Posted on March 30, 2011 - by MG
I’ve been at the BBC Millbank studios today talking about my thoughts on the English Baccalaureate on the BBC Daily Politics show. In my role as a school governor (which I don’t talk about much here…!) and chair of our governors’ Curriculum Committee, it’s my role to support the school in implementing government policy. Under the last government there were things I had quibbles with but – to be honest – I couldn’t see that government lasting. So like many, I waited patiently to see what the change of government would bring.
And in the main, I liked much of what I read in the Coaltition Government’s White Paper on Education – The Importance of Teaching. I even liked the idea of an ‘English Baccalaureate’ or ‘EBac’, which would steer 14-16 year-olds to a core of broad and academic subjects and away from English/Maths and a ‘soft’ BTec worth 4 GCSE equivalents.
Except that the apparently exemplifying language of the paper ‘and a humanity such as history or geography’ turned out to be utterly proscriptive!
So that seems to be that other humanities; religious education, philosophy, economics, law…will not ‘count’ in the EBac.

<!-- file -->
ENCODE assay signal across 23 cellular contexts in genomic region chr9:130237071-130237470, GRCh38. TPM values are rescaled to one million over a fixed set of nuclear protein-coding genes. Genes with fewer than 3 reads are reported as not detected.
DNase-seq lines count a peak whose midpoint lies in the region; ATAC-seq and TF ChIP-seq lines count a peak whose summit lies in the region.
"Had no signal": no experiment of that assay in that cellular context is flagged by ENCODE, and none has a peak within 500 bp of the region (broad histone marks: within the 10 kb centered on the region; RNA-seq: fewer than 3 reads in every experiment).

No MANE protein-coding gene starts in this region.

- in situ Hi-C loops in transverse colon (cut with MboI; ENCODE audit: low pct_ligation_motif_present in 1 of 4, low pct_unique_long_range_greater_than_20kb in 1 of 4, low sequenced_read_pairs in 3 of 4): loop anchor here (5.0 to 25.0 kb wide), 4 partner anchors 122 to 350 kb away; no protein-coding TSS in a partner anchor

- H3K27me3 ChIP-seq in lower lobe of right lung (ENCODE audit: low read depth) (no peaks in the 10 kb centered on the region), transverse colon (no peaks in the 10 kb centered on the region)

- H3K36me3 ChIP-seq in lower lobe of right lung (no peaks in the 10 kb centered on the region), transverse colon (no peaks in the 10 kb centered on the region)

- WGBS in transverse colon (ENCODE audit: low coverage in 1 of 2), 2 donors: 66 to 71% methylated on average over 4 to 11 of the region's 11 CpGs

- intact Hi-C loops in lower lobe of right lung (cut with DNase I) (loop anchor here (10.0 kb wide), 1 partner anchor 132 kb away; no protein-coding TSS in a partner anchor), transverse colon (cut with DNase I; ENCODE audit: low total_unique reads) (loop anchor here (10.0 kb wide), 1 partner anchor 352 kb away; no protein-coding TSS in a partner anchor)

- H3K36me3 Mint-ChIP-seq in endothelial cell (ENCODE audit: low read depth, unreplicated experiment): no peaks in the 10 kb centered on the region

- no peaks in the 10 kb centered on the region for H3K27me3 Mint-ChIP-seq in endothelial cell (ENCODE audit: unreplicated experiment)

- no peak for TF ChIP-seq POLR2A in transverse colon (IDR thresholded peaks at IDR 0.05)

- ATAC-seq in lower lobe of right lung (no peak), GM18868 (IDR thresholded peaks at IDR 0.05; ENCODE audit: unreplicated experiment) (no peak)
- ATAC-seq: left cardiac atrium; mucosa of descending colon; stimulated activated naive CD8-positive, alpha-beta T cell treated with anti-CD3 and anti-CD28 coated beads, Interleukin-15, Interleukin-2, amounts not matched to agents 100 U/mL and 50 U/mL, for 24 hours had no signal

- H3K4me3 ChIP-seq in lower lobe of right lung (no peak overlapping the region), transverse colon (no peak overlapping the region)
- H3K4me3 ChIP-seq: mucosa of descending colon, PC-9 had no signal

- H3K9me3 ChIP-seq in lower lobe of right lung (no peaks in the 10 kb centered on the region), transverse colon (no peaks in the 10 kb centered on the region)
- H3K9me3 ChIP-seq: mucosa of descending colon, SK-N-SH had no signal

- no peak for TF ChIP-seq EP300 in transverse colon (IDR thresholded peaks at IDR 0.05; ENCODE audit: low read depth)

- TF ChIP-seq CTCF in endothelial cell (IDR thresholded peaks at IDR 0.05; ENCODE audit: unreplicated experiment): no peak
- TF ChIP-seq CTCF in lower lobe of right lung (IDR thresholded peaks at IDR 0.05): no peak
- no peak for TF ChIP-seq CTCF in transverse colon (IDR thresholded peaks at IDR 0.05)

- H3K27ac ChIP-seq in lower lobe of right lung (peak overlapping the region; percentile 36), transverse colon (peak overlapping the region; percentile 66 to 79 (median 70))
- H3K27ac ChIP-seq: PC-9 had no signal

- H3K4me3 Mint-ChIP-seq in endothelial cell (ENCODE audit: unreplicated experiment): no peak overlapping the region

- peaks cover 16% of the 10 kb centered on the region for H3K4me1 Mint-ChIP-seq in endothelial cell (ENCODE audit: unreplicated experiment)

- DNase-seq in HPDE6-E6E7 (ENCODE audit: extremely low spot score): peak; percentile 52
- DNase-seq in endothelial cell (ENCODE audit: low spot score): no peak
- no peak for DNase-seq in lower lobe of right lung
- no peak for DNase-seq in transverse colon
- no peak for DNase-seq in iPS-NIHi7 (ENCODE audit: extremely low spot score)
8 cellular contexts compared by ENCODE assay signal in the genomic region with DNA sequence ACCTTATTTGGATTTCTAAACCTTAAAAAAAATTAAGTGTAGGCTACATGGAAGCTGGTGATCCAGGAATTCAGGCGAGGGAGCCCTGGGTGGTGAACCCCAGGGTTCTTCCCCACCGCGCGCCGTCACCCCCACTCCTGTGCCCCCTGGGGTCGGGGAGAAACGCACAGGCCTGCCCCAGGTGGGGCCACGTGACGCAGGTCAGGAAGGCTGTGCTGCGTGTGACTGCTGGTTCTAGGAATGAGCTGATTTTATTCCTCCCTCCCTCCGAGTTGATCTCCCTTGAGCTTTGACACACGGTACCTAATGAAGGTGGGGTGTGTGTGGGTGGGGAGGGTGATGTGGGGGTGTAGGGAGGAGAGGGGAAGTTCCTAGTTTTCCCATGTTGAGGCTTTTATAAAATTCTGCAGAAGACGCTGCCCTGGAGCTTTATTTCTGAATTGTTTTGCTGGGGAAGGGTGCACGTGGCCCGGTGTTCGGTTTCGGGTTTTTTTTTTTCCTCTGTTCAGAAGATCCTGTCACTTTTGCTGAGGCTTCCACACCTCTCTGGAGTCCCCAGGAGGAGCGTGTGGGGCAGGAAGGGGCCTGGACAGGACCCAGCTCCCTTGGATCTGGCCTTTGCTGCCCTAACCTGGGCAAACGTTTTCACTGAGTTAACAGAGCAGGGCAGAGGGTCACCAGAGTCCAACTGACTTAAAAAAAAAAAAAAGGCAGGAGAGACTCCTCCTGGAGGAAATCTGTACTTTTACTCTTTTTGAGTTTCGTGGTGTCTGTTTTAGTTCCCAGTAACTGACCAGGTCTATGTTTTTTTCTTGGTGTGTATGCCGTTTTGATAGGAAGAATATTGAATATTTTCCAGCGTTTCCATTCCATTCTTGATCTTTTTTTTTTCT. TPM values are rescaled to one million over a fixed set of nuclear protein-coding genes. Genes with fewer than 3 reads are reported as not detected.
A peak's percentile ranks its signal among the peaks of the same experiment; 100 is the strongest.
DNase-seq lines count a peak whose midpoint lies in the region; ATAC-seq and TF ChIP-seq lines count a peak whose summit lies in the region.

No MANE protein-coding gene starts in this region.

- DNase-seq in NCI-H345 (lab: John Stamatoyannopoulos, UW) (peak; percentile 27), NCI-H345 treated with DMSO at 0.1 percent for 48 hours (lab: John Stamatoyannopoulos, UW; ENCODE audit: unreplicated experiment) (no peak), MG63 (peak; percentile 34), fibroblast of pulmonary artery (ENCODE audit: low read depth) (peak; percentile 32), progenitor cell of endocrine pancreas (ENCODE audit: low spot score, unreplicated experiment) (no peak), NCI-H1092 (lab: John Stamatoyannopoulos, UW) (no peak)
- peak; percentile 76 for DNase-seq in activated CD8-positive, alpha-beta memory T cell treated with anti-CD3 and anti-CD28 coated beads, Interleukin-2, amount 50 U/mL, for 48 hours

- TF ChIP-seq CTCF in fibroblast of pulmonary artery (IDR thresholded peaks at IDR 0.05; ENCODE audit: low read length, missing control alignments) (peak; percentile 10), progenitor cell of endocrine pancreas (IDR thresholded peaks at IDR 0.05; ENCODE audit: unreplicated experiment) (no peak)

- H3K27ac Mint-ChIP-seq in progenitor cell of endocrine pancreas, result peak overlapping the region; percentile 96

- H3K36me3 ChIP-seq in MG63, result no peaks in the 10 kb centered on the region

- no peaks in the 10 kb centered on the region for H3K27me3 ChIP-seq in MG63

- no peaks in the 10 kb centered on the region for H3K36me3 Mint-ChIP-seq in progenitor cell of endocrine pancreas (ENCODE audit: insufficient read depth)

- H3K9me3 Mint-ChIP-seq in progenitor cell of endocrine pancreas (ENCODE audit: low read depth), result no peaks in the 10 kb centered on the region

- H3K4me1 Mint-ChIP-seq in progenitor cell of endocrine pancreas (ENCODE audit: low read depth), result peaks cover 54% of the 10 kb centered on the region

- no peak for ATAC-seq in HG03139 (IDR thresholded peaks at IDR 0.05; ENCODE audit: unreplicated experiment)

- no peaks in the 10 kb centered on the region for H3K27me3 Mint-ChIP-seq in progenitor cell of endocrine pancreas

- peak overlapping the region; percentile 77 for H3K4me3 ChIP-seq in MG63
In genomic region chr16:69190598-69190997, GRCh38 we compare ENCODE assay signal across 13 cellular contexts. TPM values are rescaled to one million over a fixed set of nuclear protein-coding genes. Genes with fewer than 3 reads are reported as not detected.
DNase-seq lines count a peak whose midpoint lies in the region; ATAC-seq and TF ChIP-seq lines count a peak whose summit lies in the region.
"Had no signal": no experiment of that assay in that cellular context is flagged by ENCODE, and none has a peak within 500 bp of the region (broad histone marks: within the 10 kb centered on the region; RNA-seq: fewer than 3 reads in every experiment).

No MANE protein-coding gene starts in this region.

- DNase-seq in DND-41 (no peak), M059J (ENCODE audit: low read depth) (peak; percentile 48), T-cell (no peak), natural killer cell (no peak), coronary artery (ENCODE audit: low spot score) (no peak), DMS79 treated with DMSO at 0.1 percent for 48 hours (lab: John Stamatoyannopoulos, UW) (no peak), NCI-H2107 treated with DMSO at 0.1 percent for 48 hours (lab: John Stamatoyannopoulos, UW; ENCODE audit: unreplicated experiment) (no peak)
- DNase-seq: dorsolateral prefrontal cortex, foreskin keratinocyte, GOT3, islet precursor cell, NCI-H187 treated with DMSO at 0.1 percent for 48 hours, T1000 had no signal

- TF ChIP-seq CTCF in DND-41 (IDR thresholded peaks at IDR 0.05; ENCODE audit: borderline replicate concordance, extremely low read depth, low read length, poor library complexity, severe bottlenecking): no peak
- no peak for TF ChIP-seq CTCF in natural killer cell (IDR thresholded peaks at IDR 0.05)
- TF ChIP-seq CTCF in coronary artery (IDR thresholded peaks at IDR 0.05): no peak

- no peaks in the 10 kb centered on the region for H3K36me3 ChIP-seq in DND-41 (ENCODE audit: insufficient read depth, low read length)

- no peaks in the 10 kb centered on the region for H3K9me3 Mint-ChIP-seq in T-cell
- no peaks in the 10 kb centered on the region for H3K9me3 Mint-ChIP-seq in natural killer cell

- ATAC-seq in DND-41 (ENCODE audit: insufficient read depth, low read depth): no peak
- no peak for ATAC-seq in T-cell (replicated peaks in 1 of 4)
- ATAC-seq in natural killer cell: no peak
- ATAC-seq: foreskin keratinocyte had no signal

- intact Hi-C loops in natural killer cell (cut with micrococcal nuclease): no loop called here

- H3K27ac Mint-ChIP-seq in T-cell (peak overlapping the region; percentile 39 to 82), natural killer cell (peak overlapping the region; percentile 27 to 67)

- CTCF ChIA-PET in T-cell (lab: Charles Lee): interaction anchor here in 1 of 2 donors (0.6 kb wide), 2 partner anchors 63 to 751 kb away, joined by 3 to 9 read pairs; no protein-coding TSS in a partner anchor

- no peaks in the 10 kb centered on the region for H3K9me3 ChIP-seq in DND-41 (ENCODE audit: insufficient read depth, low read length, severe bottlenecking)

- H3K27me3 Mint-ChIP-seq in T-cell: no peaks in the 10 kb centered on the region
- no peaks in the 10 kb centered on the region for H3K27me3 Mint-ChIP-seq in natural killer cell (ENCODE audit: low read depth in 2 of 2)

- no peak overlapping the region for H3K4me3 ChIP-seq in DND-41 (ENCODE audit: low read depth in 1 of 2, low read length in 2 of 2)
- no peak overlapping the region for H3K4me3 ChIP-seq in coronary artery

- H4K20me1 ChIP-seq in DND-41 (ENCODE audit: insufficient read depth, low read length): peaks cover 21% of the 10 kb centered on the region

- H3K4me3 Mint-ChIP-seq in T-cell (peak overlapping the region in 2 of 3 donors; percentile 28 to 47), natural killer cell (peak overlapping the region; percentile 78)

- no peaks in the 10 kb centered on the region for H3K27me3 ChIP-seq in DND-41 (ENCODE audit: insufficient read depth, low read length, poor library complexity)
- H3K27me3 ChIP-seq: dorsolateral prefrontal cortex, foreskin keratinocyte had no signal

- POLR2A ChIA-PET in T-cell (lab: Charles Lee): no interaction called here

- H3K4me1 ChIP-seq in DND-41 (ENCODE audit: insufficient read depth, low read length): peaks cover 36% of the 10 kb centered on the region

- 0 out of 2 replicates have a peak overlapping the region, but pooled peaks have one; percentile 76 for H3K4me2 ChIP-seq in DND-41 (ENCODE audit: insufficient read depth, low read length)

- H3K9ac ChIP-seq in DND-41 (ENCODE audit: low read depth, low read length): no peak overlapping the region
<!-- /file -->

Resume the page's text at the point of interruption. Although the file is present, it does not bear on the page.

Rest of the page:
Well, it’s a half-baked policy, as I argued in the short sequence filmed at St Gregory the Great School, Oxford, where I’m a governor.
Maybe Michael Gove should pop back to Oxford University, where he and I were contemporaries in the 1980s. He could revisit the Bodleian Library, once the core of the University, and check out the ‘Scholae’ that formed the heart of an ancient University education. Moral Philosophy (modern-day equivalent is Religious Studies), Music, Natural Philosophy (modern-day equivalent is Science), Logic (modern day equivalent, Maths), Grammar and History (language and history).
If you’re going to hark back to a classical education, what’s wrong with Oxford University’s original curriculum?
Or maybe he’d argue that we’ve moved on from the 13th century. That’s fine. So how about adding a core technology subject? ICT/Design and Technology/Computer Studies?
At the West London Free School started by journalist Toby Young and some fellow parents, Latin will be compulsory to GCSE. And you know what – that is fine by me. Toby is a school governor. That’s who should set the curriculum of a particular school: headteachers and governors!
Come on, Michael. Don’t be a fuddy-duddy, meddling micro-manager. Let headteachers and school governors set the agenda, the way the White Paper promised! If we must have another performance measure, at least allow each school to choose the compulsory humanity for their students.
But why stop at a performance measure? EBac could be something actually useful, a pre-16 qualification with a core of English/Maths/Science/Language/Humanity+4 more subjects for the academic strand OR a chunky vocational subject or two.
Anyway, here are some of the criticisms of EBac as it stands: